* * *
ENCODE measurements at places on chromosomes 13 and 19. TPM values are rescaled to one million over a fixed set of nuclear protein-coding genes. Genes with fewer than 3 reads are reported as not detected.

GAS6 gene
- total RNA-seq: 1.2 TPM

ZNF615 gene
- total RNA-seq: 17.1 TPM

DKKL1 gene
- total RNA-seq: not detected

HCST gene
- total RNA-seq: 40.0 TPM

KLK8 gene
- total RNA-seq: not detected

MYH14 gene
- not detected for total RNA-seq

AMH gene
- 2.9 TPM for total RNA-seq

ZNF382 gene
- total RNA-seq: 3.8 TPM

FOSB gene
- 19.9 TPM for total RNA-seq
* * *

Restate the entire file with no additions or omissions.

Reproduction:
ENCODE measurements at places on chromosomes 13 and 19. TPM values are rescaled to one million over a fixed set of nuclear protein-coding genes. Genes with fewer than 3 reads are reported as not detected.

GAS6 gene
- total RNA-seq: 1.2 TPM

ZNF615 gene
- total RNA-seq: 17.1 TPM

DKKL1 gene
- total RNA-seq: not detected

HCST gene
- total RNA-seq: 40.0 TPM

KLK8 gene
- total RNA-seq: not detected

MYH14 gene
- not detected for total RNA-seq

AMH gene
- 2.9 TPM for total RNA-seq

ZNF382 gene
- total RNA-seq: 3.8 TPM

FOSB gene
- 19.9 TPM for total RNA-seq